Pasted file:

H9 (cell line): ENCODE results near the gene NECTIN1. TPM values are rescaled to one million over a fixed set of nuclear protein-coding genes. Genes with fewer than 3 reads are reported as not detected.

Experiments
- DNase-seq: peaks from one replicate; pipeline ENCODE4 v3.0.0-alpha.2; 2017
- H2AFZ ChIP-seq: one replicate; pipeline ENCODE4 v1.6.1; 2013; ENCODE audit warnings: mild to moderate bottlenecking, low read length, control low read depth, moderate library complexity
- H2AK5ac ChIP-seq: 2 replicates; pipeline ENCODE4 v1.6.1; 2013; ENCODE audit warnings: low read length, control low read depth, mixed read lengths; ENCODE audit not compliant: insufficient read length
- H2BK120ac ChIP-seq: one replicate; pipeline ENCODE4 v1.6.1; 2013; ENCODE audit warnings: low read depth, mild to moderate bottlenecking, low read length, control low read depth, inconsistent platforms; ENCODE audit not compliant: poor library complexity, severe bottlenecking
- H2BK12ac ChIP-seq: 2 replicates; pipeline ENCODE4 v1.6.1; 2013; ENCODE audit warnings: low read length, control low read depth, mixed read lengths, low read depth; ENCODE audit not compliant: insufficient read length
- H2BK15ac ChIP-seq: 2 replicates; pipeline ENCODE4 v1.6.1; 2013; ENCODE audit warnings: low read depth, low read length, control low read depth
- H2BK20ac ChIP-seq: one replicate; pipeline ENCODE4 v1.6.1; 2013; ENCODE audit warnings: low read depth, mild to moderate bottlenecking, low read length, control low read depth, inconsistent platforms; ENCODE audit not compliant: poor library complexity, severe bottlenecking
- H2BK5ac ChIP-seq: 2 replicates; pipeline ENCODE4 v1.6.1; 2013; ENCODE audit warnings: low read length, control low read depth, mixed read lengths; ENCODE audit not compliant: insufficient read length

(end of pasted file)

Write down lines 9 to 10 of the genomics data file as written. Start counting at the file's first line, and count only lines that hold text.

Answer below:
- H2BK20ac ChIP-seq: one replicate; pipeline ENCODE4 v1.6.1; 2013; ENCODE audit warnings: low read depth, mild to moderate bottlenecking, low read length, control low read depth, inconsistent platforms; ENCODE audit not compliant: poor library complexity, severe bottlenecking
- H2BK5ac ChIP-seq: 2 replicates; pipeline ENCODE4 v1.6.1; 2013; ENCODE audit warnings: low read length, control low read depth, mixed read lengths; ENCODE audit not compliant: insufficient read length